Eight years ago, we met through work. There was an instant charge between us- something special that neither of them had felt before. Neither of us knew what it was, but we knew that we craved being around one another. Over the next several years, our friendship grew into something special. We were in constant communication--texting and talking all day every day. We became each other’s support and confidant. And at the same time we were both separately realizing that we were incredibly unfulfilled in our marriages. That we had both found good men, and had good lives, and still could not make ourselves feel anything.
One night, there was a text exchange that confirmed what we had both been feeling- there was something more between us than friendship. We knew, within days, that we would have to completely walk away from our old identities to follow what we knew to be true. However, the truth was undeniable, and the truth is- we are supposed to be together.
We knew that we would have to burn down our lives as we knew them to move toward our truth. We would have to redefine ourselves, answer painful questions, lose relationships with friends and family members, and step away from the privileges we had experienced when we were in straight relationships. This was going to be one of the most difficult things both of us had ever endured. But, once we knew, we knew. It was not a question of if, only of how.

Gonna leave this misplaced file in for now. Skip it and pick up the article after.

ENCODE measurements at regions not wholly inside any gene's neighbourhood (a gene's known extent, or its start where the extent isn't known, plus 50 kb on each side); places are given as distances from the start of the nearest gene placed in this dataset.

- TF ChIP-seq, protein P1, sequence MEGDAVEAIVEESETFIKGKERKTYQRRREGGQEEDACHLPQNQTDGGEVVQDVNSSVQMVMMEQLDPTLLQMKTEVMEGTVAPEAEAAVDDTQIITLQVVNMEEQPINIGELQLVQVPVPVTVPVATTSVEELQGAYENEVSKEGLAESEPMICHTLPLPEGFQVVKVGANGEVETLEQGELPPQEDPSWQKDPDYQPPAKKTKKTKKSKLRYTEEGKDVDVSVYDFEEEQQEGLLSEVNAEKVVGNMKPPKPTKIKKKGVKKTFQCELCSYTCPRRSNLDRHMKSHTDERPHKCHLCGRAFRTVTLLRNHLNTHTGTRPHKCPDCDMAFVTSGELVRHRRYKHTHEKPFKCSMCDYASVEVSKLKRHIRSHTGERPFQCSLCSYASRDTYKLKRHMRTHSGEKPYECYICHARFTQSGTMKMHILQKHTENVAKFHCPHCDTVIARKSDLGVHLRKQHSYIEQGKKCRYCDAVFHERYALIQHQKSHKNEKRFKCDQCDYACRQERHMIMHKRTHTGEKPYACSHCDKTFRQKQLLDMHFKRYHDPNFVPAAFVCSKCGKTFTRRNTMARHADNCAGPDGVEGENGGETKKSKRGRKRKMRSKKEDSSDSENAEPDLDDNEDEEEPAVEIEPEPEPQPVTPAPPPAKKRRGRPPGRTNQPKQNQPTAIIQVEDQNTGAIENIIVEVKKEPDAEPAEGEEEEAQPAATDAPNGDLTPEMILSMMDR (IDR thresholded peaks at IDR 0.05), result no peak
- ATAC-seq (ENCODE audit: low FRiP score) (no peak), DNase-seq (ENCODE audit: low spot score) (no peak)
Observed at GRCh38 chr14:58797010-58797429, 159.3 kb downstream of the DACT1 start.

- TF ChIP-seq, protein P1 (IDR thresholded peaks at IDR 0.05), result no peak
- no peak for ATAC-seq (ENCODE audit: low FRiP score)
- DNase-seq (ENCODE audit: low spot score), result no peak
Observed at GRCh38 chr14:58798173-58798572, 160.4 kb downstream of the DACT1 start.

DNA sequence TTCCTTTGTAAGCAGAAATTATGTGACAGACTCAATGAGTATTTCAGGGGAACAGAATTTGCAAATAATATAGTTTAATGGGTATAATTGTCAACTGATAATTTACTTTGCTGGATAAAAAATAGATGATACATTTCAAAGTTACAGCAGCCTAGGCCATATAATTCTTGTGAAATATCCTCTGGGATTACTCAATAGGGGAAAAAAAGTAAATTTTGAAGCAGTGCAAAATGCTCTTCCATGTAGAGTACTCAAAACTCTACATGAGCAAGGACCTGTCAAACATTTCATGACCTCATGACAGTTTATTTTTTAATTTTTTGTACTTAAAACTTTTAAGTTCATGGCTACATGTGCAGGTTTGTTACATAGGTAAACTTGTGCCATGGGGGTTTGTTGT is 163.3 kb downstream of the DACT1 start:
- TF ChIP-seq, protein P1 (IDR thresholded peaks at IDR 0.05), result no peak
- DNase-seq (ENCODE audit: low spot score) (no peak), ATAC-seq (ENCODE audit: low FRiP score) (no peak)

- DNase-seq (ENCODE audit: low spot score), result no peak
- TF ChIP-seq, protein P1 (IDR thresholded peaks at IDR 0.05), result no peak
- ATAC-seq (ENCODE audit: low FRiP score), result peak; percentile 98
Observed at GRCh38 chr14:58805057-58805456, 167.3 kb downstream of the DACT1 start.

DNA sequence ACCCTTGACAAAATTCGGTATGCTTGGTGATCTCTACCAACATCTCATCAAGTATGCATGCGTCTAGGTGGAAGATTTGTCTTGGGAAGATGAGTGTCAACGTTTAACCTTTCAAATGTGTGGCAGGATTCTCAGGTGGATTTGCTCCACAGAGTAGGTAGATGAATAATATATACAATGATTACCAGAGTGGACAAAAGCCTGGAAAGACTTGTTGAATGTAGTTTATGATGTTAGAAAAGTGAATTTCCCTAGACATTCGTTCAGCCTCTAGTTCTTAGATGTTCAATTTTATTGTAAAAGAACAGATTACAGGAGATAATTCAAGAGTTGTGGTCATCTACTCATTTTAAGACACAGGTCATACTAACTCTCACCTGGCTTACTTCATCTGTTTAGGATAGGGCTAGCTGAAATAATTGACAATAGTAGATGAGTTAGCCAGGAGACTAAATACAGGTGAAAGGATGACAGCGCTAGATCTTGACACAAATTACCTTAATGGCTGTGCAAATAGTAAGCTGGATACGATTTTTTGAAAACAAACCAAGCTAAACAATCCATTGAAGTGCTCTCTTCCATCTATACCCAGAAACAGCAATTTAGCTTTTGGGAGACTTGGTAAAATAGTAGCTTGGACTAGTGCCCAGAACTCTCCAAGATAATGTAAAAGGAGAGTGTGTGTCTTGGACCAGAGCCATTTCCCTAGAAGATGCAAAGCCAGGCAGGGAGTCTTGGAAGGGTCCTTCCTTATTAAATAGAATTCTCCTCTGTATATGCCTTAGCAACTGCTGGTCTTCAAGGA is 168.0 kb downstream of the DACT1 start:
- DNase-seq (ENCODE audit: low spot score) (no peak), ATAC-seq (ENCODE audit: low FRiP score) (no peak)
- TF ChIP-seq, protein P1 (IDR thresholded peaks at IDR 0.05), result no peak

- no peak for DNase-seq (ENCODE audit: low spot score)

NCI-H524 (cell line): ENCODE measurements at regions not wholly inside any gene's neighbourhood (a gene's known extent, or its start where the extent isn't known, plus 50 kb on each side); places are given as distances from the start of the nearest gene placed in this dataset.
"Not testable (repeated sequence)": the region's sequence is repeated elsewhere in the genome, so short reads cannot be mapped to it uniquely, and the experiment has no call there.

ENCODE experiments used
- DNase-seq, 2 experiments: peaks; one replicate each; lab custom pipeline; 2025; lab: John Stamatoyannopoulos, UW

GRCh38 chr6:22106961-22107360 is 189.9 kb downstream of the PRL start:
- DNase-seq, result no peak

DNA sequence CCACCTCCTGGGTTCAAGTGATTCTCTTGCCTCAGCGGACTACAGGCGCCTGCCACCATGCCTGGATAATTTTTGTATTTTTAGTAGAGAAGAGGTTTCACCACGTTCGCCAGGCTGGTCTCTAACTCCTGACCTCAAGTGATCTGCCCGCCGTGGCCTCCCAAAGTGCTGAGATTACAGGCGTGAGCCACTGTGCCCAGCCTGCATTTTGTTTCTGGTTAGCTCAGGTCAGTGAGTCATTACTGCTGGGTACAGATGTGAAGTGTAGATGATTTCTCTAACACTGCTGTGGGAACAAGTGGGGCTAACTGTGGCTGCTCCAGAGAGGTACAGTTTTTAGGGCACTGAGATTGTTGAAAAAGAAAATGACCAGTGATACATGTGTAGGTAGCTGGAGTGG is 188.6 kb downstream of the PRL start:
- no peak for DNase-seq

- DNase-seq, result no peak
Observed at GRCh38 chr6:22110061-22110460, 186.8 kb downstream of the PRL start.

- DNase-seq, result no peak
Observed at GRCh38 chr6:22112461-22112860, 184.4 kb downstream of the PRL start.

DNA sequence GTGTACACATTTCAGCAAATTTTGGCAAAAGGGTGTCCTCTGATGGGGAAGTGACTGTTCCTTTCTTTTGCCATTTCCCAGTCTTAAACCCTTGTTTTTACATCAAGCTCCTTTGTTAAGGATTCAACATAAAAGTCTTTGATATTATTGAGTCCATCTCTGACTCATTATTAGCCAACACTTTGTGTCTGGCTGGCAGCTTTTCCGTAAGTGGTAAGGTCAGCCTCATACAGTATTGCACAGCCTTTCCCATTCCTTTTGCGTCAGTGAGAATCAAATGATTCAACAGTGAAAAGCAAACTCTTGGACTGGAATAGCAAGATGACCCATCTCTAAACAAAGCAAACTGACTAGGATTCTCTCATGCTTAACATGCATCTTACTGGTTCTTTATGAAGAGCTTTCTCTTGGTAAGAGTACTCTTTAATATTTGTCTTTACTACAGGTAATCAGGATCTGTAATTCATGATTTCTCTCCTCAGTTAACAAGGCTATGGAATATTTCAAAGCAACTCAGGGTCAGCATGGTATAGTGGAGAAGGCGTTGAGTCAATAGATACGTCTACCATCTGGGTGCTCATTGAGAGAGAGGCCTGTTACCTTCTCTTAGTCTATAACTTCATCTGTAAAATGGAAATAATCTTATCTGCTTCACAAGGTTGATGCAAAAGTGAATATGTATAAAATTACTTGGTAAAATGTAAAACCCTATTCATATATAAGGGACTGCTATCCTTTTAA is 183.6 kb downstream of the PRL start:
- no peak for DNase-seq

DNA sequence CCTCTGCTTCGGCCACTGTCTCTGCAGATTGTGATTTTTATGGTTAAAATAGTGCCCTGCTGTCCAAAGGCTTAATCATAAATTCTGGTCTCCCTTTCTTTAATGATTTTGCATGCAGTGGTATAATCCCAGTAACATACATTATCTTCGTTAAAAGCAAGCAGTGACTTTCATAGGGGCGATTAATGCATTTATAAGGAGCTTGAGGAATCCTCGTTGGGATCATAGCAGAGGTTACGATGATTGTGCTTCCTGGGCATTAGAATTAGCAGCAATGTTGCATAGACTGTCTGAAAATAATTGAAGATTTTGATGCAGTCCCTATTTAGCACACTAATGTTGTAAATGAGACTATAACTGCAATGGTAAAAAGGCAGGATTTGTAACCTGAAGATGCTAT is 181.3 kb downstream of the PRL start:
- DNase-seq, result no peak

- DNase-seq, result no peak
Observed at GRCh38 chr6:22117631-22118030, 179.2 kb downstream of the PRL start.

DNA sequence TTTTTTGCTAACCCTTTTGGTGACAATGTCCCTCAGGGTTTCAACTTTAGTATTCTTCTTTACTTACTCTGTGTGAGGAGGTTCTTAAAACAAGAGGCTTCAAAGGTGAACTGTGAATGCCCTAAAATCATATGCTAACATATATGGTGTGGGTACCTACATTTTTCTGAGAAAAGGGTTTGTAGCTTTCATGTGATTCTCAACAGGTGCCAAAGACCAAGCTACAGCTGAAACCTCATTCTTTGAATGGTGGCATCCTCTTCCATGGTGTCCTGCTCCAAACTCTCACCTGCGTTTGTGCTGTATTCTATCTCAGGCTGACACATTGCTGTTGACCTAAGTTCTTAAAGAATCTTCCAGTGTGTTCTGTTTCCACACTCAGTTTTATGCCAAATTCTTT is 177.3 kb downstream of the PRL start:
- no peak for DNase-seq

Learning to be together has taken a LOT of unlearning of old, problematic thinking. We have had countless difficult conversations with loved ones. We’ve been shamed, rejected, and insulted on more occasions than we can count. All due to us choosing one another and refusing to continue to conform to others’ definition of us. Many of these obstacles nearly broke us- individually and as a couple.
However, through countless hours of conversation and counseling, we have learned to come together in hardship. To choose each other above all else every single day. To navigate the deeply seated, insidious voice of internalized homophobia that leads to a world of anxiety and insecurity. And most importantly, to stand strong in ourselves despite the pressure of the outside world.
We have also found that we gained more than we lost. We’ve learned who are truly our unconditional supports. We’ve stepped away from people-pleasing and learned to set kind but firm boundaries. More than that, we’ve learned to practice true authenticity.
The path to today has sometimes been grueling. But it has also been filled with priceless moments of love and connection that is deeper than we ever thought we could know. It’s certainly not been easy, but it has absolutely been worth it.
Learning to stand in our truth is the most powerful thing we could have ever chosen to do, for ourselves as individuals and our daughter. Our future is us and our family. The rest is ancillary.
Article by Rachel Johnson-Yates and Kristina Johnson-Yates; both photographed by Marissa and Rui of Photographers in Hawaii